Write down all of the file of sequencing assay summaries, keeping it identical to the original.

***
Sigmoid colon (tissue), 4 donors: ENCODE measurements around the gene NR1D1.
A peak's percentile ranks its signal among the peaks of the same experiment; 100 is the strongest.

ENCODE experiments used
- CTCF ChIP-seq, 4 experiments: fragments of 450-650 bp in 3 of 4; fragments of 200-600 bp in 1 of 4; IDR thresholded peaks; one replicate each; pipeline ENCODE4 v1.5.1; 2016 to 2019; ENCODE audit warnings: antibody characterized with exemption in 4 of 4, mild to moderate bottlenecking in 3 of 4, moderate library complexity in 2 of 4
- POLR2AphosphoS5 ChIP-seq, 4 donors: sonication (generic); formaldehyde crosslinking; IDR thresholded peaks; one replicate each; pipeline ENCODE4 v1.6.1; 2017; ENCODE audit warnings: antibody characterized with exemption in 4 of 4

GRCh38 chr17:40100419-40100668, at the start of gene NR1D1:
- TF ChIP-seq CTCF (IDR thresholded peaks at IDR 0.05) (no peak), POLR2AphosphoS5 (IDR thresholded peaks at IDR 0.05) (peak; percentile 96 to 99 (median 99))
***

Sigmoid colon (tissue), 4 donors: ENCODE measurements around the gene NR1D1.
A peak's percentile ranks its signal among the peaks of the same experiment; 100 is the strongest.

ENCODE experiments used
- CTCF ChIP-seq, 4 experiments: fragments of 450-650 bp in 3 of 4; fragments of 200-600 bp in 1 of 4; IDR thresholded peaks; one replicate each; pipeline ENCODE4 v1.5.1; 2016 to 2019; ENCODE audit warnings: antibody characterized with exemption in 4 of 4, mild to moderate bottlenecking in 3 of 4, moderate library complexity in 2 of 4
- POLR2AphosphoS5 ChIP-seq, 4 donors: sonication (generic); formaldehyde crosslinking; IDR thresholded peaks; one replicate each; pipeline ENCODE4 v1.6.1; 2017; ENCODE audit warnings: antibody characterized with exemption in 4 of 4

GRCh38 chr17:40100419-40100668, at the start of gene NR1D1:
- TF ChIP-seq CTCF (IDR thresholded peaks at IDR 0.05) (no peak), POLR2AphosphoS5 (IDR thresholded peaks at IDR 0.05) (peak; percentile 96 to 99 (median 99))